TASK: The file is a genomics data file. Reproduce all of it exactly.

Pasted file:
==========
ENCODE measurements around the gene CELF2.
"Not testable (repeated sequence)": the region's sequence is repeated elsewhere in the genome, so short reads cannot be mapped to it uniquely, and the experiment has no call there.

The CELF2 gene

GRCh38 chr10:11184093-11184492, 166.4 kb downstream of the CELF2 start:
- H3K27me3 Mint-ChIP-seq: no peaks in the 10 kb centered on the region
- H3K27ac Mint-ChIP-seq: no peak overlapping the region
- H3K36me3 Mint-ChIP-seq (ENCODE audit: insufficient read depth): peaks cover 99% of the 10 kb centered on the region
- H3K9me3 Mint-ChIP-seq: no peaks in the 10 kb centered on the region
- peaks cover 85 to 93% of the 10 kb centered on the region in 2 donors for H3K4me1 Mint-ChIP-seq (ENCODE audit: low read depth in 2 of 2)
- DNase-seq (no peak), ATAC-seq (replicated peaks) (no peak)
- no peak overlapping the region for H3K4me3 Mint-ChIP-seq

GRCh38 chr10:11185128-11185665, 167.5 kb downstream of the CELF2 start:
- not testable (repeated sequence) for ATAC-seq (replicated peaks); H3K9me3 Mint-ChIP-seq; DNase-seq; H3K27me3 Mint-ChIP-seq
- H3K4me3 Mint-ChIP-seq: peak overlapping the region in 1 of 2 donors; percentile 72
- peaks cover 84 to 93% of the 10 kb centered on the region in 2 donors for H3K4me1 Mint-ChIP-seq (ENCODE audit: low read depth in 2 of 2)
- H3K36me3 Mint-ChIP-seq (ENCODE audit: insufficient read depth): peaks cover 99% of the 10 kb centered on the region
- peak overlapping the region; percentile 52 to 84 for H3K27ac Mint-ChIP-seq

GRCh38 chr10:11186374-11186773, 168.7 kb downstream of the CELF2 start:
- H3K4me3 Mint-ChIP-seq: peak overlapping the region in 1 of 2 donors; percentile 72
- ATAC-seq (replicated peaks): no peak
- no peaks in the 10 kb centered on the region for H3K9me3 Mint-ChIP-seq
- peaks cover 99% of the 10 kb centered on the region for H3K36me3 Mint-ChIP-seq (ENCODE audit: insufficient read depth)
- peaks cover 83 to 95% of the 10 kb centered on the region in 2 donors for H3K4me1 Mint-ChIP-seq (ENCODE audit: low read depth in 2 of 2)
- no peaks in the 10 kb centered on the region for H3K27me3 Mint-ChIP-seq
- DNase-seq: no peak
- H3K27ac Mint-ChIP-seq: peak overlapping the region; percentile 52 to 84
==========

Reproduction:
ENCODE measurements around the gene CELF2.
"Not testable (repeated sequence)": the region's sequence is repeated elsewhere in the genome, so short reads cannot be mapped to it uniquely, and the experiment has no call there.

The CELF2 gene

GRCh38 chr10:11184093-11184492, 166.4 kb downstream of the CELF2 start:
- H3K27me3 Mint-ChIP-seq: no peaks in the 10 kb centered on the region
- H3K27ac Mint-ChIP-seq: no peak overlapping the region
- H3K36me3 Mint-ChIP-seq (ENCODE audit: insufficient read depth): peaks cover 99% of the 10 kb centered on the region
- H3K9me3 Mint-ChIP-seq: no peaks in the 10 kb centered on the region
- peaks cover 85 to 93% of the 10 kb centered on the region in 2 donors for H3K4me1 Mint-ChIP-seq (ENCODE audit: low read depth in 2 of 2)
- DNase-seq (no peak), ATAC-seq (replicated peaks) (no peak)
- no peak overlapping the region for H3K4me3 Mint-ChIP-seq

GRCh38 chr10:11185128-11185665, 167.5 kb downstream of the CELF2 start:
- not testable (repeated sequence) for ATAC-seq (replicated peaks); H3K9me3 Mint-ChIP-seq; DNase-seq; H3K27me3 Mint-ChIP-seq
- H3K4me3 Mint-ChIP-seq: peak overlapping the region in 1 of 2 donors; percentile 72
- peaks cover 84 to 93% of the 10 kb centered on the region in 2 donors for H3K4me1 Mint-ChIP-seq (ENCODE audit: low read depth in 2 of 2)
- H3K36me3 Mint-ChIP-seq (ENCODE audit: insufficient read depth): peaks cover 99% of the 10 kb centered on the region
- peak overlapping the region; percentile 52 to 84 for H3K27ac Mint-ChIP-seq

GRCh38 chr10:11186374-11186773, 168.7 kb downstream of the CELF2 start:
- H3K4me3 Mint-ChIP-seq: peak overlapping the region in 1 of 2 donors; percentile 72
- ATAC-seq (replicated peaks): no peak
- no peaks in the 10 kb centered on the region for H3K9me3 Mint-ChIP-seq
- peaks cover 99% of the 10 kb centered on the region for H3K36me3 Mint-ChIP-seq (ENCODE audit: insufficient read depth)
- peaks cover 83 to 95% of the 10 kb centered on the region in 2 donors for H3K4me1 Mint-ChIP-seq (ENCODE audit: low read depth in 2 of 2)
- no peaks in the 10 kb centered on the region for H3K27me3 Mint-ChIP-seq
- DNase-seq: no peak
- H3K27ac Mint-ChIP-seq: peak overlapping the region; percentile 52 to 84